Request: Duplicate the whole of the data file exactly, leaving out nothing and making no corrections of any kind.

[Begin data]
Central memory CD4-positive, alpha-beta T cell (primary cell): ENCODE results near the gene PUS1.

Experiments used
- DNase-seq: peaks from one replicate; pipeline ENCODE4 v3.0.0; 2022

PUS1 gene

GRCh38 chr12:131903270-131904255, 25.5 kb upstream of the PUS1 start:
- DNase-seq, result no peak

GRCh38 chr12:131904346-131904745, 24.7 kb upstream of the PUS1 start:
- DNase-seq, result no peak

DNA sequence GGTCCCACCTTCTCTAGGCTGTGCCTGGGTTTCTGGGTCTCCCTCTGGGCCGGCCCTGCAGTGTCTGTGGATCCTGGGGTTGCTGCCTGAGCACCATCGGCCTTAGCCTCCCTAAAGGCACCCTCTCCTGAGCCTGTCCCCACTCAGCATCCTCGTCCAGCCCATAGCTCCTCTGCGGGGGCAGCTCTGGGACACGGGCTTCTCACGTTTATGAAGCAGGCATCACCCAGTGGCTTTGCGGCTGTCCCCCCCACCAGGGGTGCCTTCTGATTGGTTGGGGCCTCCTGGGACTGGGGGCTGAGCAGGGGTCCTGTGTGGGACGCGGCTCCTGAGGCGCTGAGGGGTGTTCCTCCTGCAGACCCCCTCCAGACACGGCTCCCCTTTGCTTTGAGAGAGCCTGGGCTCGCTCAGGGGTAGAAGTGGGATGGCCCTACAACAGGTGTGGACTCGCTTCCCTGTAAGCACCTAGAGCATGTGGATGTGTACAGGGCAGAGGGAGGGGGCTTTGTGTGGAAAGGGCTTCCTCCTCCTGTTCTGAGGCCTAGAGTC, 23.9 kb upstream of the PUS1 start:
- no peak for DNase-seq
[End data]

Central memory CD4-positive, alpha-beta T cell (primary cell): ENCODE results near the gene PUS1.

Experiments used
- DNase-seq: peaks from one replicate; pipeline ENCODE4 v3.0.0; 2022

PUS1 gene

GRCh38 chr12:131903270-131904255, 25.5 kb upstream of the PUS1 start:
- DNase-seq, result no peak

GRCh38 chr12:131904346-131904745, 24.7 kb upstream of the PUS1 start:
- DNase-seq, result no peak

DNA sequence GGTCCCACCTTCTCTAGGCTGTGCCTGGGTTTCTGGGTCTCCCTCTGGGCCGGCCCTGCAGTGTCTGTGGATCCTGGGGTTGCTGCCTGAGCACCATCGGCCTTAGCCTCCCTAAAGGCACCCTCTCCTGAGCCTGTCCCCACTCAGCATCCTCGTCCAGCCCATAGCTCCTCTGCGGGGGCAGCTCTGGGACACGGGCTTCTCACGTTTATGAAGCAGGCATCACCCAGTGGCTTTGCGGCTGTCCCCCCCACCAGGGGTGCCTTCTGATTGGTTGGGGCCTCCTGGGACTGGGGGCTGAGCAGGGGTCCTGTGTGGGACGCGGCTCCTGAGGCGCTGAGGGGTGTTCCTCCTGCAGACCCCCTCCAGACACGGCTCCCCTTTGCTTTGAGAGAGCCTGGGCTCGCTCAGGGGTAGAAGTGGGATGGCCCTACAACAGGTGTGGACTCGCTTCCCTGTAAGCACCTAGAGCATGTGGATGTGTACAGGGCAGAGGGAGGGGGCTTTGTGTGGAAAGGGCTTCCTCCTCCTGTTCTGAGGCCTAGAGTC, 23.9 kb upstream of the PUS1 start:
- no peak for DNase-seq